In March, as the world seemed to descend into some sort of horror-thriller (honestly how many ways can you describe 2020), I found myself obsessed with checking the news. I turned on The Guardian and BBC News notifications on my phone and found myself lost in articles for hours each morning. Like many families, we would sit around the TV in silence every evening to watch the announcements in a state of disbelief. Friends of mine likened this community spirit to the war; we were the wives of soldiers, checking the radio constantly for updates.
Yet a lot of us were angry: angry at how the government dealt with the situation, angry at these WW2 glorifications because this is what they wanted us to think – that Boris, a Churchillian figure was our saving grace and soon things would be back to normal. We were suspicious: every day my mum and I would discuss the infection rate, the death toll, and wonder how accurately the situation was reflected in those numbers. But to those, like myself, who knew no one with the virus, the news was a way of reminding us daily of its grave importance. Reminding us that it was real, that the requirement to stay safe and protect others was there. The news to me was an overarching authority, it told me what I could do and kept me in a constant state of fear.
Checking the news in this obsessive way was new for me. Before the pandemic, the majority of the time, it almost seems like an unconscious decision to turn to social media to stay in the loop. It is not as if I avoided reading the news per se, but social media sites seemed to feed me everything I needed to know. This is not a new phenomenon of course. During my research I came across an article from 2010 which marvelled at how more and more people were turning to sites like Twitter and Instagram for information – the ‘social media revolution’ it is termed. Today, it just feels like a fact.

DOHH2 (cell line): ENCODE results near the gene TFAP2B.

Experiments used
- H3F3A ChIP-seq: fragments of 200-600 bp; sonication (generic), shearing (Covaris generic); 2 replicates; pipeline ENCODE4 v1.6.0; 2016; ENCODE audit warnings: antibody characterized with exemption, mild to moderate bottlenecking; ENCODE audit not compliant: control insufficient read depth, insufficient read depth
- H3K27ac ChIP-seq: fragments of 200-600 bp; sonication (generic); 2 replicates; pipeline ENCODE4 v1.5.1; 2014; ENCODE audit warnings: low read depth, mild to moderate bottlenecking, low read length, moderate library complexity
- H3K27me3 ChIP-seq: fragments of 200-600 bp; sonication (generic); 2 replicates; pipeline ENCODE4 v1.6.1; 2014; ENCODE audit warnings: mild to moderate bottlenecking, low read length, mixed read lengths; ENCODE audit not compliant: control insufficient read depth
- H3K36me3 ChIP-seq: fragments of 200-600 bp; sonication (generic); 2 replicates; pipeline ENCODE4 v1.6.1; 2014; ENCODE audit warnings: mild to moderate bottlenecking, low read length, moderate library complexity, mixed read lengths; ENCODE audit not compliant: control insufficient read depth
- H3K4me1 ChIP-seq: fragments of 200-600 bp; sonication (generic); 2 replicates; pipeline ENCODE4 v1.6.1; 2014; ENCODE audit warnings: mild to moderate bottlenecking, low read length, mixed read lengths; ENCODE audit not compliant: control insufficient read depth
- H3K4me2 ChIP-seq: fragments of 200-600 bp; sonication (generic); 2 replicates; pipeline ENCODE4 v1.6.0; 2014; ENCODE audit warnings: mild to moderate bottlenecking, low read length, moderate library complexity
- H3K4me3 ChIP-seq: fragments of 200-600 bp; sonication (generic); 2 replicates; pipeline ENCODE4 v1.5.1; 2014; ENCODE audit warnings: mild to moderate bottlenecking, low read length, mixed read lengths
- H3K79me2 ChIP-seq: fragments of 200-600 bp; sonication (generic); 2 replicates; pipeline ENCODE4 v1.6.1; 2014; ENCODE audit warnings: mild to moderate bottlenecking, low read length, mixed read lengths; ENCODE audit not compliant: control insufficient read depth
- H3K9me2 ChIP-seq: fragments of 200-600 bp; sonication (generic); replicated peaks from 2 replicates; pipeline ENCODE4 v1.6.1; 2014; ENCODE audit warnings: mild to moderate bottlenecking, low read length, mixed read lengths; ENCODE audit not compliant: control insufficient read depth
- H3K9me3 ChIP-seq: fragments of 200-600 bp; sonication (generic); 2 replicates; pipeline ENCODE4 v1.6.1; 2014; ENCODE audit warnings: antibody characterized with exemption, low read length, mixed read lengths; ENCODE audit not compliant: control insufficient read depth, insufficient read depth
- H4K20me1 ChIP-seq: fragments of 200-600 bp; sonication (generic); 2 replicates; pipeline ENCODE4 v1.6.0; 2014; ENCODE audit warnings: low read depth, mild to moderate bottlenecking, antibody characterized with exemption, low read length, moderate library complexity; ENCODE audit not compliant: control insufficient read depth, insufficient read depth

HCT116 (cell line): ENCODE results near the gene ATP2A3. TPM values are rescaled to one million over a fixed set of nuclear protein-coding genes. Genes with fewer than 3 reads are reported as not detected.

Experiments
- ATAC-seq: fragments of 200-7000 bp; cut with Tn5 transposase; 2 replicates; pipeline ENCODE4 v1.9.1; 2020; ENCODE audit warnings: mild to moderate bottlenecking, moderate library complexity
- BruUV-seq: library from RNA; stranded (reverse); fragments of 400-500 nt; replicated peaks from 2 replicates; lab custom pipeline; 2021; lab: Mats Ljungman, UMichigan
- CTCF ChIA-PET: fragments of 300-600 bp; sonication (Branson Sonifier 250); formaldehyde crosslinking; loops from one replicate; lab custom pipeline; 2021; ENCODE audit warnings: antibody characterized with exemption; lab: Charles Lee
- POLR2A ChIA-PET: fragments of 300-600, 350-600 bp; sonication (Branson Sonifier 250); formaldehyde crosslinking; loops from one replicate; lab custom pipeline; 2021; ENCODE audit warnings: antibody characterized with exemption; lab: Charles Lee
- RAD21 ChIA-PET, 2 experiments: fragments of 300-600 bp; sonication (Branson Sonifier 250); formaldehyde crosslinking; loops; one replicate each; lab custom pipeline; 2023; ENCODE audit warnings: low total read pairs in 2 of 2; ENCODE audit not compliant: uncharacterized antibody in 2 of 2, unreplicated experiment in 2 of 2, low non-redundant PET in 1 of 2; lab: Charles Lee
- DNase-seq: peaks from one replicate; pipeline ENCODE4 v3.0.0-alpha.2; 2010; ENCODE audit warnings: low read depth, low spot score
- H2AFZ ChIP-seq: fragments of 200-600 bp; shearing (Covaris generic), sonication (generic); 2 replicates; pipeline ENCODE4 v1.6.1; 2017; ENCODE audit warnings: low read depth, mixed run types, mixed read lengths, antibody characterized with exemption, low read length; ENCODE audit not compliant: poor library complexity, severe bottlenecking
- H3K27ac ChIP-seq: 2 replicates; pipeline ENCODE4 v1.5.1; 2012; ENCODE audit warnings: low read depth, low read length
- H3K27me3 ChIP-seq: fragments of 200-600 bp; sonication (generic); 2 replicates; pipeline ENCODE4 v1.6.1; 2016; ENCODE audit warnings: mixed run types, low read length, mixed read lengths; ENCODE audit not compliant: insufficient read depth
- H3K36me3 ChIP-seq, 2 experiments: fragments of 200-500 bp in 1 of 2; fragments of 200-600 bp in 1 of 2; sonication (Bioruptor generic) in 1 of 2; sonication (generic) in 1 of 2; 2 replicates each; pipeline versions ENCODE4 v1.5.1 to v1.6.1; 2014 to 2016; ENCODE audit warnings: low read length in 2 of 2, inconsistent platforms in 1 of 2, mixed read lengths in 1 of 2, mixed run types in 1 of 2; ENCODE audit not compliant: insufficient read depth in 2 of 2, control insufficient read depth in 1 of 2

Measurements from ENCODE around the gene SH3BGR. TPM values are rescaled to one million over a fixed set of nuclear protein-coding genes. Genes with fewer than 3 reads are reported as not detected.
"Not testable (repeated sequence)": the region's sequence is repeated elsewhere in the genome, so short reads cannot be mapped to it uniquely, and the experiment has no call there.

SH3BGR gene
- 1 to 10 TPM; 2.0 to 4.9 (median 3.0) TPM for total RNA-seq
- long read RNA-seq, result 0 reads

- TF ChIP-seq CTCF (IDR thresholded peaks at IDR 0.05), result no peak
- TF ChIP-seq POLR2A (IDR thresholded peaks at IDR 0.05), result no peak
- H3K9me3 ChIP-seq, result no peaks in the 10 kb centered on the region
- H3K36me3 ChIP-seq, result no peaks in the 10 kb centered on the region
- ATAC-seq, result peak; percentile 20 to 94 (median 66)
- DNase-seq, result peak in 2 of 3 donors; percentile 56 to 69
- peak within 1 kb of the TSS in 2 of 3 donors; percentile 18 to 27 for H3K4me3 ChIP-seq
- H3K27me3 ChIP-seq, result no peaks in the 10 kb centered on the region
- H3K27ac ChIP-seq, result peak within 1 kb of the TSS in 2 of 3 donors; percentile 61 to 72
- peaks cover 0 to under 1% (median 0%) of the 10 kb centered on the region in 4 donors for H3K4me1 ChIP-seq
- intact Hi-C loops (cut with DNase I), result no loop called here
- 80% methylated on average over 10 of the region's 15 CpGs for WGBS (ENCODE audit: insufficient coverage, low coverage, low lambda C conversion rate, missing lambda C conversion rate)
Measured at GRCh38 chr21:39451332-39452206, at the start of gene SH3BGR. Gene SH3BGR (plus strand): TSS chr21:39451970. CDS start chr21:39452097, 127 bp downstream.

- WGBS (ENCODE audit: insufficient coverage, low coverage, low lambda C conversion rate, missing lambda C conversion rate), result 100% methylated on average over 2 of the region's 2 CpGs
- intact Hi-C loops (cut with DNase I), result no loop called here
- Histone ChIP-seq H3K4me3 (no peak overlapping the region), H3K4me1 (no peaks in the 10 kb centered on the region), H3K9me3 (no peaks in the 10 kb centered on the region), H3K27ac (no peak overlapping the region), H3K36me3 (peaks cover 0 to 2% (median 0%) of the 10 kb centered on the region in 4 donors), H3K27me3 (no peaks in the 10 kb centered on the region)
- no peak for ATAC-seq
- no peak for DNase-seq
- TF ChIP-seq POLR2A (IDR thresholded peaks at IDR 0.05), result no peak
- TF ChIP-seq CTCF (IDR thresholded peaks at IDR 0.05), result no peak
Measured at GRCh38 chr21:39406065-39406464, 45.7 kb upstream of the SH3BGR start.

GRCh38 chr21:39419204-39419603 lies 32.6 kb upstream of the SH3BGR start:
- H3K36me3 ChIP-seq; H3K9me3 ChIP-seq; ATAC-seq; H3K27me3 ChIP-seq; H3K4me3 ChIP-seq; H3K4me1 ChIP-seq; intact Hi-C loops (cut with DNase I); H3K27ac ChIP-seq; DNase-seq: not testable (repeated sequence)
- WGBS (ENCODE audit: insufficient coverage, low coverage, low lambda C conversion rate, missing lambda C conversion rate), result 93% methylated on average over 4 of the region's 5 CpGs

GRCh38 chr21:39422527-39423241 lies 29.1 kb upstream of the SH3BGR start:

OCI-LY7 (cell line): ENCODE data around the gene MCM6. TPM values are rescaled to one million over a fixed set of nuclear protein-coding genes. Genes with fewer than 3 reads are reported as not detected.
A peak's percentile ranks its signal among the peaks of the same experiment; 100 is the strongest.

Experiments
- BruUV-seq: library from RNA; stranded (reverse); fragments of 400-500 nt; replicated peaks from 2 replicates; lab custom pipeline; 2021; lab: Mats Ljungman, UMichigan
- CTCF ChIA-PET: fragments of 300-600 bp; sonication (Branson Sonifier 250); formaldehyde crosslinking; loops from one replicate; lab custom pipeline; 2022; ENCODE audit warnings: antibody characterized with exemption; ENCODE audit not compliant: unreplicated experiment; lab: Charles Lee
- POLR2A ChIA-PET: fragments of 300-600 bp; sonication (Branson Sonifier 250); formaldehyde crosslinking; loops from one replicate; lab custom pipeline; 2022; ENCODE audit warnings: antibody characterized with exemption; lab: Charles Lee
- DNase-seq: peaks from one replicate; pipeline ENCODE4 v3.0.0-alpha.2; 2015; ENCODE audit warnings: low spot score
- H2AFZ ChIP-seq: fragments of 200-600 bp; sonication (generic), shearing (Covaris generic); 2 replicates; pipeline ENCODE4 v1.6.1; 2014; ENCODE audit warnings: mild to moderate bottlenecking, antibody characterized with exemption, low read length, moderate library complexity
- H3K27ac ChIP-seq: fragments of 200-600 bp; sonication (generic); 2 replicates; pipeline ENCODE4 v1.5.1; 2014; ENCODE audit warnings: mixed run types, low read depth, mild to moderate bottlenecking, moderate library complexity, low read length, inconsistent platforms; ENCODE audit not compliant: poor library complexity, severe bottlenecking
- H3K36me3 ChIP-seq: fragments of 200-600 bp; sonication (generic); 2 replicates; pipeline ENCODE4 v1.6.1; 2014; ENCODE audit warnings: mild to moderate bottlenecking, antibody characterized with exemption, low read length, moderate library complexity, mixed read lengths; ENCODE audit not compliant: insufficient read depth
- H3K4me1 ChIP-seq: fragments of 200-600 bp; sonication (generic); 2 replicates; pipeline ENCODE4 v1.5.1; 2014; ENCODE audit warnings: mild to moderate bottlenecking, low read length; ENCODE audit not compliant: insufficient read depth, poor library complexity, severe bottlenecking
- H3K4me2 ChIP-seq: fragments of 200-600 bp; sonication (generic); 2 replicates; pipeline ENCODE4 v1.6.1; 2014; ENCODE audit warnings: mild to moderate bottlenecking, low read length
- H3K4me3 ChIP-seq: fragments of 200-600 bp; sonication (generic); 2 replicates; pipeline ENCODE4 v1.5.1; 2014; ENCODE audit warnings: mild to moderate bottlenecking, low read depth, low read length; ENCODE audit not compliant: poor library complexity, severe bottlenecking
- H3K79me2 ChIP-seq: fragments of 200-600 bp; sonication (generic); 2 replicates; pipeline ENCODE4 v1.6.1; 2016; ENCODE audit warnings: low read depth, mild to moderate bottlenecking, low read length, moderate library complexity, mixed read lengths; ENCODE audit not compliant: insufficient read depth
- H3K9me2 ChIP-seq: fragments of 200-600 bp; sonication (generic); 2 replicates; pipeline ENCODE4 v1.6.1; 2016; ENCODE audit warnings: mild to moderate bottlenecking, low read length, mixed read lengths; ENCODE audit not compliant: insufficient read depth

Recently, the use of social media for current information came to the forefront after the murder of George Floyd. We all became activists overnight – perhaps too late – but the sharing of anger in the form of infographics and videos was extraordinary. This period definitely treated the news suspiciously – it was clear that people could not trust news reports in the same way that they could not trust the police. In the US, footage of police attacking protestors at Black Lives Matter protests was cut; it was apparent that many were receiving different stories from the news, versus the videos that people took out on the front line. For example, this video of an NYPD cop car battering into protestors was either edited when appearing on US news platforms or, in this case Sunday TODAY clearly demonises protestors by emphasising the violence of the protestors rather than the police ‘oh yes they ran over protestors, but’.
Something positive I have noticed over recent months that causes it to stand out from traditional news platforms is that social media encourages immediate action. The circulation of petitions, protest information, guides on writing to your local MP encouraged people, including myself to do a lot more about the current events we were witnessing. By sharing this information which insists itself onto your feed, we see our peers acting, instead of watching the news through a glass screen feeling utterly powerless. We are all journalists, writing to our friends, families and politicians and exercising the fury we felt.
Of course, social media has issues with bias. The overwhelming quantity of information out there does mean that things can go wrong. False reporting is rife – a paper in 2019 entitled Death By Twitter analyses false death announcements which cause panic on social media, including in 2015 when #RIPBeyonce began trending. Of course any infographics, tweets, pictures, and videos should be taken with a pinch of salt as time and time again we learn that social media can only show so much of a story. But bias is unavoidable.
In light of this, in a recent interview comedian Katherine Ryan argued to cancel the news – “It is no longer unbiased journalism, especially in certain places, and I think it can be very inflammatory… Cancel the news – we have Twitter, we have Instagram. Give me the weather, not the news.” And, in many ways, I agree with her.
Social media is a wonderful albeit stressful place. We have access to people’s opinions and stories, right there in the thick of it all. It makes the world seem smaller and bigger all at once. Social media is used to expose dark realities and these bright, bubbly, and accessible graphics seemed to reach out to audiences that had otherwise remained oblivious.
But we cannot forget turning to the news to tell us what to do in times of crisis was necessary. Terrified and lost, we had no choice but to seek guidance from our televisions. So, perhaps, we’re not completely done with the news just yet.
Photo courtesy of Siora Photography